Whatever Happened to the Metric System?

Whatever Happened to the Metric System?

How America Kept Its Feet

Book - 2014
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The system of measurement for most of the world is the metric system, and for a time in the 1970s the United States appeared ready to switch from American standard measurement. The reasons it never happened get to the root of who we think we are, just as American measurements are woven into the ways we think. John Marciano chronicles the origins of measurement systems, the kaleidoscopic array of standards throughout Europe and the thirteen American colonies, the combination of intellect and circumstance that resulted in the metric system's creation in France in the wake of the French Revolution, and America's stubborn adherence to the hybrid United States Customary System ever since. As much as Whatever Happened to the Metric System? is a tale of quarters and tenths, it is a human drama, replete with great inventors, visionary presidents, obsessive activists, and science-loving technocrats.

Anyone who reads this inquisitive, engaging story will never read Robert Frost's line "miles to go before I sleep" or eat a foot-long sub again without wondering, Whatever happened to the metric system?

Publisher: New York : Bloomsbury, 2014
Edition: First U.S. Edition
ISBN: 9781608194759
Call Number: 530.812 M3328w
Characteristics: 8 unnumbered pages, 310 pages, 8 unnumbered leaves of plates : illustrations (some color) ; 21 cm


From Library Staff

The US came close to adopting the metric system not once but several times in its history. Find out why and how it never happened.

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icbenjamin Sep 17, 2014

The title and subtitle don't quite describe what's between the covers. I was expecting more of the psychology behind the tenacious hold that the US has on standard/Imperial measures. The opening chapter focuses on the author's remembered childhood when the country's politicians, educators and media were certain that the US was going metric and were loudly and constantly publicizing that certainty. And then suddenly, we weren't. The remaining chapters though, are a trip through history from about the 1700s focusing on constantly evolving weights, measures and currencies and the debates, problems, successes and failures governments have had during their adoption - or non-adoption - by their populace. This is a very well researched and entertaining book, but never quite answers the question of why and how the US never formally adopted any of the internationally proposed metric systems. Well worth reading for the history and the author's literary style.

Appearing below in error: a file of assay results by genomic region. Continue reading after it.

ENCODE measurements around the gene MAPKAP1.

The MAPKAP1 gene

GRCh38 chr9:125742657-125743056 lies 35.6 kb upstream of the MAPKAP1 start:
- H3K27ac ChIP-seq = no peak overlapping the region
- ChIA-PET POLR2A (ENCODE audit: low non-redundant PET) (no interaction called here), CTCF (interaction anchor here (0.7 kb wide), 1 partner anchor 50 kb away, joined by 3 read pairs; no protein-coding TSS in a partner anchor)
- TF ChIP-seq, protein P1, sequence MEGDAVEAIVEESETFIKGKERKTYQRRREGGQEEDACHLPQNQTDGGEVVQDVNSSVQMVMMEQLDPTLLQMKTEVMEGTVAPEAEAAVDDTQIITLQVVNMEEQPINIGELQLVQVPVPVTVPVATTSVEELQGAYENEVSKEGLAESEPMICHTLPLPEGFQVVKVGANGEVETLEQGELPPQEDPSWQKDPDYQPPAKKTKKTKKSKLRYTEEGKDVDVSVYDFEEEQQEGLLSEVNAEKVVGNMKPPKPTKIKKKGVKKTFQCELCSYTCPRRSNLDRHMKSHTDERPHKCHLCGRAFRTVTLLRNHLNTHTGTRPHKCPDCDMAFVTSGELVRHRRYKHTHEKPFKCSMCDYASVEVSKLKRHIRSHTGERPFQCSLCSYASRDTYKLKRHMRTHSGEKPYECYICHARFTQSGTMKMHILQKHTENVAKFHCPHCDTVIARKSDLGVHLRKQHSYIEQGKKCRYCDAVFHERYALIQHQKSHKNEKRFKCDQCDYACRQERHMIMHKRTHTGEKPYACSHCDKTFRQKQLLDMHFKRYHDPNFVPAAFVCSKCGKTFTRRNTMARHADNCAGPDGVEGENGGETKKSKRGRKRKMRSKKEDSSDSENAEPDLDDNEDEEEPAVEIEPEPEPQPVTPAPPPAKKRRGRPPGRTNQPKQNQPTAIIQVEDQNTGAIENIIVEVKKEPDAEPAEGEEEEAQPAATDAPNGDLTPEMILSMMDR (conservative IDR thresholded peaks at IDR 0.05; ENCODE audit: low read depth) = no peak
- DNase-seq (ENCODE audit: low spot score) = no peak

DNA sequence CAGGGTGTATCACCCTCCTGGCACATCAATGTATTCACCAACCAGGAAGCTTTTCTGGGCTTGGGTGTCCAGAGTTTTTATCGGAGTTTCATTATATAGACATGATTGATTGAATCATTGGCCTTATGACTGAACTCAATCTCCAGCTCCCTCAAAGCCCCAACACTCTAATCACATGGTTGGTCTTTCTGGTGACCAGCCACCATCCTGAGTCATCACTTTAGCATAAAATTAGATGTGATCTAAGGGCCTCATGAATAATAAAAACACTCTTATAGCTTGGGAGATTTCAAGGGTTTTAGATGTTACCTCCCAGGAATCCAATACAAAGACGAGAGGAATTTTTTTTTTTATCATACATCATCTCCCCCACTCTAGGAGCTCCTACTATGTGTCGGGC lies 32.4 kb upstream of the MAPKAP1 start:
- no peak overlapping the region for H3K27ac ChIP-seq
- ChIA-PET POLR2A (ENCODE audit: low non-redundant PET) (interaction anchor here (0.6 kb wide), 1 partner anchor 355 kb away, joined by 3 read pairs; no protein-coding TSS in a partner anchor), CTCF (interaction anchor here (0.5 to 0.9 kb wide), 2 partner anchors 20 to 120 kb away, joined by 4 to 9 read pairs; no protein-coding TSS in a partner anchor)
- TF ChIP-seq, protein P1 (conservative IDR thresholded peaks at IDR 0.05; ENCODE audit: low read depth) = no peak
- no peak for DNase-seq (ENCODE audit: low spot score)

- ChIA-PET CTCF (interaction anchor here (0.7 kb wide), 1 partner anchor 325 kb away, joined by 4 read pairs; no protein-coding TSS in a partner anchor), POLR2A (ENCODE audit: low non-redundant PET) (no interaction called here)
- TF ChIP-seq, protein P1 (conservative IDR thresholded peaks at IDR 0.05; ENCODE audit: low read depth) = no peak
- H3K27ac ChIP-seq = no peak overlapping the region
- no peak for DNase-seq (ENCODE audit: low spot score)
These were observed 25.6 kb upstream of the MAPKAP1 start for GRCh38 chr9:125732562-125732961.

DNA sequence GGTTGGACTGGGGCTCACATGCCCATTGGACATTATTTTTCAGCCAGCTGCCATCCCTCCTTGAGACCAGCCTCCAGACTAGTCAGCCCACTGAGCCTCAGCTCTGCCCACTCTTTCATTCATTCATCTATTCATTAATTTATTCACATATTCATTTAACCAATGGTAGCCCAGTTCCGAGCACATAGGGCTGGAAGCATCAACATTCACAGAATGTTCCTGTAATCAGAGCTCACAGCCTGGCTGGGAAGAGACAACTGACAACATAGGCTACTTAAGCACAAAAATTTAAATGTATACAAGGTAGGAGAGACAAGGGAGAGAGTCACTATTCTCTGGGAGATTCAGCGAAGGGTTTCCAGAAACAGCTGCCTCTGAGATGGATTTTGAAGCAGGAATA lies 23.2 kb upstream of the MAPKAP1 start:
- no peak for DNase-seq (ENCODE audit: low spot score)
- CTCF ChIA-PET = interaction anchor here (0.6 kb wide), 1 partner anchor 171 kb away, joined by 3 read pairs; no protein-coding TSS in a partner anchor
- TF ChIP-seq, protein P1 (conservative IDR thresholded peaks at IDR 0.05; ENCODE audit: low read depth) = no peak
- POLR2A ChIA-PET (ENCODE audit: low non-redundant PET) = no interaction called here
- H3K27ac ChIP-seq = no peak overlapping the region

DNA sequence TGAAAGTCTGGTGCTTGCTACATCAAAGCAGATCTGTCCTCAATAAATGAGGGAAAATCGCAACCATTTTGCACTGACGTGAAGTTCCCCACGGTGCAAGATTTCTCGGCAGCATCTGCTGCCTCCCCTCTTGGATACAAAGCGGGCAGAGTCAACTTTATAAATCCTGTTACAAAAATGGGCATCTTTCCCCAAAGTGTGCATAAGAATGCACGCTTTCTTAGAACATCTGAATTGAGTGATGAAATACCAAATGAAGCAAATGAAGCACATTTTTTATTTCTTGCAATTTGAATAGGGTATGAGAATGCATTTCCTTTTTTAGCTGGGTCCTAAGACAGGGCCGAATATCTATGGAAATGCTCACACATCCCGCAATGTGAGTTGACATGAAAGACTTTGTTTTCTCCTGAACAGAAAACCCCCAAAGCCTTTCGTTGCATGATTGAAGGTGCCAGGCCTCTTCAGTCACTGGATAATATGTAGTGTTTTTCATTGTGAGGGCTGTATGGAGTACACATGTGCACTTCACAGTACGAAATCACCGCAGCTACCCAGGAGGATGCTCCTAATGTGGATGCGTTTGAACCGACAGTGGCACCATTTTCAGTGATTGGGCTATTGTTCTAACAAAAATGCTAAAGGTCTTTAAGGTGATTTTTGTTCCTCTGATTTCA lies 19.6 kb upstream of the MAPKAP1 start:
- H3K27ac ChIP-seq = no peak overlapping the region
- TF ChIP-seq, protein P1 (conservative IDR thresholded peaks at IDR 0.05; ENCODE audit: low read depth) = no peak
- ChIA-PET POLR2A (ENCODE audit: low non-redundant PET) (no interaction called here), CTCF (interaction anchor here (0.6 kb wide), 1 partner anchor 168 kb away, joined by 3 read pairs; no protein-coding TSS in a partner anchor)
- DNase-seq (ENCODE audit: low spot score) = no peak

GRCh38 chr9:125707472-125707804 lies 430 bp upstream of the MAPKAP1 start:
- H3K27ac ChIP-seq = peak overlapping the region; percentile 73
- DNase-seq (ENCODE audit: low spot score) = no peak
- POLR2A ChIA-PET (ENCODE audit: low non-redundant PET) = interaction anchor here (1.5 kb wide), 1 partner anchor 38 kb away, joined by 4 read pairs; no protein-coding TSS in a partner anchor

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papachaucer Oct 02, 2015

I read this as an audiobook, and thus missed out on the illustrations and on the two appendices. Nevertheless, the text of the book itself was fun and informative. The book starts near the end of the story and then back tracks through weights and measurements history starting in the 1700s.

It's a fun trip overall, and worth one's time.


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